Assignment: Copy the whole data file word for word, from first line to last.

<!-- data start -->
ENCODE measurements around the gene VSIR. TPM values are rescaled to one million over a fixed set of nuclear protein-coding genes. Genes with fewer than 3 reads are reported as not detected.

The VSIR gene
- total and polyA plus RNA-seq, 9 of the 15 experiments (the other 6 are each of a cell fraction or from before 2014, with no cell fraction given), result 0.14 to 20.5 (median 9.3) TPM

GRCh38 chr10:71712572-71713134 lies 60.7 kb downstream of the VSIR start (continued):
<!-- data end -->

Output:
ENCODE measurements around the gene VSIR. TPM values are rescaled to one million over a fixed set of nuclear protein-coding genes. Genes with fewer than 3 reads are reported as not detected.

The VSIR gene
- total and polyA plus RNA-seq, 9 of the 15 experiments (the other 6 are each of a cell fraction or from before 2014, with no cell fraction given), result 0.14 to 20.5 (median 9.3) TPM

GRCh38 chr10:71712572-71713134 lies 60.7 kb downstream of the VSIR start (continued):